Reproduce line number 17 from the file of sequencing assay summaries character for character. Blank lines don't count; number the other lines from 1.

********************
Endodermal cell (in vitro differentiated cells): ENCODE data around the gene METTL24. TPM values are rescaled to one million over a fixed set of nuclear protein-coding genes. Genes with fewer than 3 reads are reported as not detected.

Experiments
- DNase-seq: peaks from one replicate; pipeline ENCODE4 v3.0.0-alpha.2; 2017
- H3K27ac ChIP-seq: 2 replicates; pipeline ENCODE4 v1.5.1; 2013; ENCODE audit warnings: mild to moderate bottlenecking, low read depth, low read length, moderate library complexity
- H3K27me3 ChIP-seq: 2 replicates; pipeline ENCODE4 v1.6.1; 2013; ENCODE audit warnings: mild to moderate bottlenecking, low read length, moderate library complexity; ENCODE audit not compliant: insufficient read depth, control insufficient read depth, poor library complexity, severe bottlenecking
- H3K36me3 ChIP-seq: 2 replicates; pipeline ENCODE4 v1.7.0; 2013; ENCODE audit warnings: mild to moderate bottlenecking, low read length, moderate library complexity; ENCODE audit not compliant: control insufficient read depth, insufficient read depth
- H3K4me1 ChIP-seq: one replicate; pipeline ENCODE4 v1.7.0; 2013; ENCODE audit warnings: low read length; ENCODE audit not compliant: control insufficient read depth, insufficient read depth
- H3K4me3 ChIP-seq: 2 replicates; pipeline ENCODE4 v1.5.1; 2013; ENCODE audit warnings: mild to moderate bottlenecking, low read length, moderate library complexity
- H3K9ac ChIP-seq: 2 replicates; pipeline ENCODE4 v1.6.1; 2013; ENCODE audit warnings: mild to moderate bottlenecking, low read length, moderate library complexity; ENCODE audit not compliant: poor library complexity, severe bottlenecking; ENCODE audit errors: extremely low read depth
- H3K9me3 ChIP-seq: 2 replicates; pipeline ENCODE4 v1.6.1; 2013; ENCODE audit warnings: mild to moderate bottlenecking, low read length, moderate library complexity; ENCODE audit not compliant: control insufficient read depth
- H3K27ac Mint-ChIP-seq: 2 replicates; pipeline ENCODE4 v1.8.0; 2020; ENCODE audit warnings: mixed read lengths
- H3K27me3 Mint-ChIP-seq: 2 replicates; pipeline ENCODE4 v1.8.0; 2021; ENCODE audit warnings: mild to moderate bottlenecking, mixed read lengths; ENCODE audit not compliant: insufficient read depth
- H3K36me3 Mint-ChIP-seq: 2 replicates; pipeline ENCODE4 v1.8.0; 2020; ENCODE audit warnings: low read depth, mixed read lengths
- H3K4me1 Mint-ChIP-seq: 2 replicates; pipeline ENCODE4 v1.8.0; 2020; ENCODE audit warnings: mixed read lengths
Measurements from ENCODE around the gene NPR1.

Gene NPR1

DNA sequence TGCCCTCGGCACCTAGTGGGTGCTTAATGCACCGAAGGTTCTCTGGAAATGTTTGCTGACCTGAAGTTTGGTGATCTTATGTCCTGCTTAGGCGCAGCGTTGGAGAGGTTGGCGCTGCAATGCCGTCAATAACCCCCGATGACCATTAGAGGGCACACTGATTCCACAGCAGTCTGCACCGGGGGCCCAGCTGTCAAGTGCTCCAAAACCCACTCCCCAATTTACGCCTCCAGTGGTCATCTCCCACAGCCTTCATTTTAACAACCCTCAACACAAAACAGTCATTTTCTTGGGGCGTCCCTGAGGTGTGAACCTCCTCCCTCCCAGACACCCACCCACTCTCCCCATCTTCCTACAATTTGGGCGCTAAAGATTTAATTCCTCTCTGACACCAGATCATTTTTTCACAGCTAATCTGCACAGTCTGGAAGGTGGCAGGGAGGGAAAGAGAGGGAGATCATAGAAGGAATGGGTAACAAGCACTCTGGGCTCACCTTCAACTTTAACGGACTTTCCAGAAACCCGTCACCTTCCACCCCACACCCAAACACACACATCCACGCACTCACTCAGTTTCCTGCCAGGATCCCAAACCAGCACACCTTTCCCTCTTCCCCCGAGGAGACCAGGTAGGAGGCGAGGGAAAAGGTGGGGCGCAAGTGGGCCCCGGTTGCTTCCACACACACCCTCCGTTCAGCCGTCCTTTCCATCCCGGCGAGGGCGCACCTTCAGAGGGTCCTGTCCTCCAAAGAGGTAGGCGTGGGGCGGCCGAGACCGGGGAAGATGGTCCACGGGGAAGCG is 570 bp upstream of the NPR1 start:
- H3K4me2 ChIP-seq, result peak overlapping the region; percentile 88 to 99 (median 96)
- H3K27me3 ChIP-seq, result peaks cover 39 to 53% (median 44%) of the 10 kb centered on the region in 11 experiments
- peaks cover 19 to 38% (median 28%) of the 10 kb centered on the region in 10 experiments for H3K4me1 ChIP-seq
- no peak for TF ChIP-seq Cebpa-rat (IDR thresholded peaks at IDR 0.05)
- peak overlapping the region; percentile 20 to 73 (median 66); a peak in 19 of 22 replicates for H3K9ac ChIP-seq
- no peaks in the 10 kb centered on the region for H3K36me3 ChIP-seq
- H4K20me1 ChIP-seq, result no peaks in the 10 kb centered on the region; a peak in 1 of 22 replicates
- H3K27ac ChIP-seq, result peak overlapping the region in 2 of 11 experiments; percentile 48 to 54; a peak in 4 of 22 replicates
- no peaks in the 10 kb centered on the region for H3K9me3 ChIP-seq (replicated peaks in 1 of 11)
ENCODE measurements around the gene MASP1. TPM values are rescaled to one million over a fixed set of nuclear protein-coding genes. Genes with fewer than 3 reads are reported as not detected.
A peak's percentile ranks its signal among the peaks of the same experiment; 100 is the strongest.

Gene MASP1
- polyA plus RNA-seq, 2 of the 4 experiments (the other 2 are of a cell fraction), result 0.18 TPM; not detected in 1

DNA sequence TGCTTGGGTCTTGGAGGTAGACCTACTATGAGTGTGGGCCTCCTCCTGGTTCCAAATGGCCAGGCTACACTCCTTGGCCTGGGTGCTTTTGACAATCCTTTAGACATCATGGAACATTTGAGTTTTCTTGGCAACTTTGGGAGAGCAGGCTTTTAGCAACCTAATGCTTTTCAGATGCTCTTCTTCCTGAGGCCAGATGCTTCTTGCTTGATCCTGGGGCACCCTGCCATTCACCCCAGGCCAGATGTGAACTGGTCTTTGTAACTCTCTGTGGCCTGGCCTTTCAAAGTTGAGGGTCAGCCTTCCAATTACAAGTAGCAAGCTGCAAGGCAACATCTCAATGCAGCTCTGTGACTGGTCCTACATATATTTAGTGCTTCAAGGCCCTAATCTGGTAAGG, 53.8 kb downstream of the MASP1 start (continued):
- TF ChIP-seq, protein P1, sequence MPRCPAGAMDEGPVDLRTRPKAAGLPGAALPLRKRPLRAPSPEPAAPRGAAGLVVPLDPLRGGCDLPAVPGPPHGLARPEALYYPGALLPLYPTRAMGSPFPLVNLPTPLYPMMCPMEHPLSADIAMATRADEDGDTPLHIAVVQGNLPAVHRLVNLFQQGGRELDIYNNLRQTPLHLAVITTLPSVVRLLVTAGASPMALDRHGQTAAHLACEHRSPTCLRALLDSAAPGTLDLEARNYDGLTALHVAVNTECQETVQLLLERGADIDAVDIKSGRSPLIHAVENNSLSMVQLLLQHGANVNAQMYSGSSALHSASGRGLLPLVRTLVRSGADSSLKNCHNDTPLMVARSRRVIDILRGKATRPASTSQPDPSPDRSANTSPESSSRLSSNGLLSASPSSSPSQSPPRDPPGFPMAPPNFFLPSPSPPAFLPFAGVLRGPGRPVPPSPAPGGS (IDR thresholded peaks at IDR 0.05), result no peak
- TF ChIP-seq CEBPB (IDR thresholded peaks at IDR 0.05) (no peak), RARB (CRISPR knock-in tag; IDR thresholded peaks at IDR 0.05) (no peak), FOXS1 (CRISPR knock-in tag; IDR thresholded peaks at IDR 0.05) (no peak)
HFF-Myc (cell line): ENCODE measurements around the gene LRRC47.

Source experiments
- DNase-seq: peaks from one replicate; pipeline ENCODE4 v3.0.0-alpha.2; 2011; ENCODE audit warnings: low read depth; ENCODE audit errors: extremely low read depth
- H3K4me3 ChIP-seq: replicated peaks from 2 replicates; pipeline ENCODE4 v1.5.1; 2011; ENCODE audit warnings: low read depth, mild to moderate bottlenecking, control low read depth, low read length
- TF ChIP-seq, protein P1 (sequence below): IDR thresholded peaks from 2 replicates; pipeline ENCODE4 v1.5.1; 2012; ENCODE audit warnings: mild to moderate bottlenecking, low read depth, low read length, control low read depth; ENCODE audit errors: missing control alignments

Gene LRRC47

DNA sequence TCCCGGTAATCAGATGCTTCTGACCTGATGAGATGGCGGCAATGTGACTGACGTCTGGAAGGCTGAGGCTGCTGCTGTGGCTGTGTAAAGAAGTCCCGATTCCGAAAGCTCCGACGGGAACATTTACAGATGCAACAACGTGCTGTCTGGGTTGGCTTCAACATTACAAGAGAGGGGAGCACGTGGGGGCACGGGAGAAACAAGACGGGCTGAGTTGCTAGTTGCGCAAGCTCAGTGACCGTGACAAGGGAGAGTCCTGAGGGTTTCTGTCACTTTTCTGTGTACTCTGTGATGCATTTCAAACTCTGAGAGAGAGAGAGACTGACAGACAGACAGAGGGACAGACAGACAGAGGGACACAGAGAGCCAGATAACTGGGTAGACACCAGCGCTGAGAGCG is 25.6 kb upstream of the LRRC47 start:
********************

DNA sequence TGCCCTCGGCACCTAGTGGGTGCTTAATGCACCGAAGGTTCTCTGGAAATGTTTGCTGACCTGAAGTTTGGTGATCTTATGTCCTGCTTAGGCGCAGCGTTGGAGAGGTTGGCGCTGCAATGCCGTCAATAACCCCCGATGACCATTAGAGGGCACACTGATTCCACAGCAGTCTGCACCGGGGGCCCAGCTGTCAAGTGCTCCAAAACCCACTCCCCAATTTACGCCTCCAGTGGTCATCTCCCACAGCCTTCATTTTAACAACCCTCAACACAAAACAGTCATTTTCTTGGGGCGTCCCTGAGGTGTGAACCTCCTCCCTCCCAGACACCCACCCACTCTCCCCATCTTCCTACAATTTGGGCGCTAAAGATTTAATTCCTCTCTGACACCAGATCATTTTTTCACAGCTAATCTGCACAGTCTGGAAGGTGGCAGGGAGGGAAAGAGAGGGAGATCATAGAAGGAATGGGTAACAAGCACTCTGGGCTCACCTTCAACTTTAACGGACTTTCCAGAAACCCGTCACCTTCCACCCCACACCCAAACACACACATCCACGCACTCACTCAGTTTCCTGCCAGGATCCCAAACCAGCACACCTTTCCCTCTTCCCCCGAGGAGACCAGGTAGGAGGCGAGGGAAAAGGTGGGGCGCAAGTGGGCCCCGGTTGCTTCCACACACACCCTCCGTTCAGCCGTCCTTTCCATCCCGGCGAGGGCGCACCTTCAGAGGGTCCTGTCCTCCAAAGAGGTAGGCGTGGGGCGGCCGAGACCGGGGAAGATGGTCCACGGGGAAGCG is 570 bp upstream of the NPR1 start: